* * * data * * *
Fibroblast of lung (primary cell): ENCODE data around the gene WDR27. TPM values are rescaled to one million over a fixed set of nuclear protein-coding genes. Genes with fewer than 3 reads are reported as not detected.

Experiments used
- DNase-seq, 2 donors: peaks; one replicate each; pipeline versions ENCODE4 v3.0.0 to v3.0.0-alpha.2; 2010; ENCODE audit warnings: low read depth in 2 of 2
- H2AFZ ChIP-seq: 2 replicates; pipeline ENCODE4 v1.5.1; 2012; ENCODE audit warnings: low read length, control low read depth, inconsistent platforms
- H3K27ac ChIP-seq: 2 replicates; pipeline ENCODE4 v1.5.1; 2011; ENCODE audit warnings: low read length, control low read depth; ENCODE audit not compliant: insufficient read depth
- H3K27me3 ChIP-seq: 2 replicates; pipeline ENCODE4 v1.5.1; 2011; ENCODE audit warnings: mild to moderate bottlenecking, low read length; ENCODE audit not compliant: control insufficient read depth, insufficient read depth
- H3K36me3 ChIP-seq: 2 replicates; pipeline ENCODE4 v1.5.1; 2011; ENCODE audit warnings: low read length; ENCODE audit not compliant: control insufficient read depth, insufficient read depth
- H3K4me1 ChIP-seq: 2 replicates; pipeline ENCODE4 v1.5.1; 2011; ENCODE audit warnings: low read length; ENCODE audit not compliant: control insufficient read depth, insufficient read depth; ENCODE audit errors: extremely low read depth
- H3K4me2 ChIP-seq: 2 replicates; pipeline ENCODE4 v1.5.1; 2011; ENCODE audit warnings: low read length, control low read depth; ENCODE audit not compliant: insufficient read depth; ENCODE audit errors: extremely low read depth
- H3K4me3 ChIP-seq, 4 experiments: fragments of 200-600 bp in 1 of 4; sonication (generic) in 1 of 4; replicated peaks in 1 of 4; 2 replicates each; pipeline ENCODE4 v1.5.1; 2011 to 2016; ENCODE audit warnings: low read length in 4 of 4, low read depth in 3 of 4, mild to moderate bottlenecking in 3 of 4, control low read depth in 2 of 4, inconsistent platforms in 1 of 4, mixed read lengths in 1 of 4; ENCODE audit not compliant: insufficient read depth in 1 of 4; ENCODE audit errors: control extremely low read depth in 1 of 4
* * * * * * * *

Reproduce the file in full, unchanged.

Fibroblast of lung (primary cell): ENCODE data around the gene WDR27. TPM values are rescaled to one million over a fixed set of nuclear protein-coding genes. Genes with fewer than 3 reads are reported as not detected.

Experiments used
- DNase-seq, 2 donors: peaks; one replicate each; pipeline versions ENCODE4 v3.0.0 to v3.0.0-alpha.2; 2010; ENCODE audit warnings: low read depth in 2 of 2
- H2AFZ ChIP-seq: 2 replicates; pipeline ENCODE4 v1.5.1; 2012; ENCODE audit warnings: low read length, control low read depth, inconsistent platforms
- H3K27ac ChIP-seq: 2 replicates; pipeline ENCODE4 v1.5.1; 2011; ENCODE audit warnings: low read length, control low read depth; ENCODE audit not compliant: insufficient read depth
- H3K27me3 ChIP-seq: 2 replicates; pipeline ENCODE4 v1.5.1; 2011; ENCODE audit warnings: mild to moderate bottlenecking, low read length; ENCODE audit not compliant: control insufficient read depth, insufficient read depth
- H3K36me3 ChIP-seq: 2 replicates; pipeline ENCODE4 v1.5.1; 2011; ENCODE audit warnings: low read length; ENCODE audit not compliant: control insufficient read depth, insufficient read depth
- H3K4me1 ChIP-seq: 2 replicates; pipeline ENCODE4 v1.5.1; 2011; ENCODE audit warnings: low read length; ENCODE audit not compliant: control insufficient read depth, insufficient read depth; ENCODE audit errors: extremely low read depth
- H3K4me2 ChIP-seq: 2 replicates; pipeline ENCODE4 v1.5.1; 2011; ENCODE audit warnings: low read length, control low read depth; ENCODE audit not compliant: insufficient read depth; ENCODE audit errors: extremely low read depth
- H3K4me3 ChIP-seq, 4 experiments: fragments of 200-600 bp in 1 of 4; sonication (generic) in 1 of 4; replicated peaks in 1 of 4; 2 replicates each; pipeline ENCODE4 v1.5.1; 2011 to 2016; ENCODE audit warnings: low read length in 4 of 4, low read depth in 3 of 4, mild to moderate bottlenecking in 3 of 4, control low read depth in 2 of 4, inconsistent platforms in 1 of 4, mixed read lengths in 1 of 4; ENCODE audit not compliant: insufficient read depth in 1 of 4; ENCODE audit errors: control extremely low read depth in 1 of 4